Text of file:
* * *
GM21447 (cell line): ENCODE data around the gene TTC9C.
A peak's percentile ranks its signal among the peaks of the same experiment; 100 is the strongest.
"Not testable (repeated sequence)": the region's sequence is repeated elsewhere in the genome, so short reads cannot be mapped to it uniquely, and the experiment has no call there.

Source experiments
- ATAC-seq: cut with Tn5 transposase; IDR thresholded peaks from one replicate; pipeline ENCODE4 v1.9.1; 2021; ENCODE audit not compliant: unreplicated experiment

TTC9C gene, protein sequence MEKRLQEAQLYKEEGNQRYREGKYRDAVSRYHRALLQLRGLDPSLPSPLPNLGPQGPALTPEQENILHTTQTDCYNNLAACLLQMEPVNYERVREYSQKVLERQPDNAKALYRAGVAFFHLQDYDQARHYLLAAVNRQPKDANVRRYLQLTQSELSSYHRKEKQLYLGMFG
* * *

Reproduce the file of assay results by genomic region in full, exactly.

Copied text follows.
GM21447 (cell line): ENCODE data around the gene TTC9C.
A peak's percentile ranks its signal among the peaks of the same experiment; 100 is the strongest.
"Not testable (repeated sequence)": the region's sequence is repeated elsewhere in the genome, so short reads cannot be mapped to it uniquely, and the experiment has no call there.

Source experiments
- ATAC-seq: cut with Tn5 transposase; IDR thresholded peaks from one replicate; pipeline ENCODE4 v1.9.1; 2021; ENCODE audit not compliant: unreplicated experiment

TTC9C gene, protein sequence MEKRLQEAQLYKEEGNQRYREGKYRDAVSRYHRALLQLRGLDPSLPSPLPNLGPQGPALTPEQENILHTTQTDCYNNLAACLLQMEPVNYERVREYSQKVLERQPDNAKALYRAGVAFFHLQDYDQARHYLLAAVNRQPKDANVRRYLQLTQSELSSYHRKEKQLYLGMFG